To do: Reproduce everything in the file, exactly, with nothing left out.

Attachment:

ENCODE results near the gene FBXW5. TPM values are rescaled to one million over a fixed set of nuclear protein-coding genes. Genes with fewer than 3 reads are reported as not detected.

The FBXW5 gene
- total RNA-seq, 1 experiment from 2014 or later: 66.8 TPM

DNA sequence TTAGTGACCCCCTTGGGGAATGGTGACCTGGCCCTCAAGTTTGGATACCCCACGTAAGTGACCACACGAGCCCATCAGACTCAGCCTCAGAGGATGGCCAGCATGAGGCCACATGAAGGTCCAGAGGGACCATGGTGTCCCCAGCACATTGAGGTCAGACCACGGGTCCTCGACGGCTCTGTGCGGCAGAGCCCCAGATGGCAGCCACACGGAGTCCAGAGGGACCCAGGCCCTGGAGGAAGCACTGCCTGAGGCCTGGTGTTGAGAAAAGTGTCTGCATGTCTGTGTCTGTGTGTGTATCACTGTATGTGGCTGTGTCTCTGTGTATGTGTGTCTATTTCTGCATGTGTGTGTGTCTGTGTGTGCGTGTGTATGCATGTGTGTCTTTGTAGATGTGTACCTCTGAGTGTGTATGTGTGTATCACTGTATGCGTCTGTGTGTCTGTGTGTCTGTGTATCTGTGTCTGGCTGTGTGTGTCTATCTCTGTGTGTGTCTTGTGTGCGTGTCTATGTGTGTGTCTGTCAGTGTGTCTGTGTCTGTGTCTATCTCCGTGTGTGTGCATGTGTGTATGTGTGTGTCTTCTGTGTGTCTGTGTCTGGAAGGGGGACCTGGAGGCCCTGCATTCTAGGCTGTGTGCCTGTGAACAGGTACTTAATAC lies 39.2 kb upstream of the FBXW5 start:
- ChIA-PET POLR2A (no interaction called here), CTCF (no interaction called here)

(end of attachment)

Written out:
ENCODE results near the gene FBXW5. TPM values are rescaled to one million over a fixed set of nuclear protein-coding genes. Genes with fewer than 3 reads are reported as not detected.

The FBXW5 gene
- total RNA-seq, 1 experiment from 2014 or later: 66.8 TPM

DNA sequence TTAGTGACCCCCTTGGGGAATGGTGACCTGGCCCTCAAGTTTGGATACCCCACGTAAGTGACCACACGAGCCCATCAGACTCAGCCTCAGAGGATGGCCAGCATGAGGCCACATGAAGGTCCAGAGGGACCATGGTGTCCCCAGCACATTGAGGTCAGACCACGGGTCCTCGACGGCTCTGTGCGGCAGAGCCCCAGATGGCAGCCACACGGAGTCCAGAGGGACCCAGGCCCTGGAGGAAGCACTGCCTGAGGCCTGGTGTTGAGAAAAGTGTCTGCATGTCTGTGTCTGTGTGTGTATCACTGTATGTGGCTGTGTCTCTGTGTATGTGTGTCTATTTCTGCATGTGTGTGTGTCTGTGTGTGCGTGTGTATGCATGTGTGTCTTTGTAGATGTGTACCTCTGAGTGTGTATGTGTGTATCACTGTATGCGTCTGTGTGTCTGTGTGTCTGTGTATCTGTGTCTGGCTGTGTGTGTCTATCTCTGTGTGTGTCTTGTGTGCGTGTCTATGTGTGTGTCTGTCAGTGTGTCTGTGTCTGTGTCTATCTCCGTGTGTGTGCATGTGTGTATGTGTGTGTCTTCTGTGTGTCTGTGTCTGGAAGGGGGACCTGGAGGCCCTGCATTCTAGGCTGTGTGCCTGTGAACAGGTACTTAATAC lies 39.2 kb upstream of the FBXW5 start:
- ChIA-PET POLR2A (no interaction called here), CTCF (no interaction called here)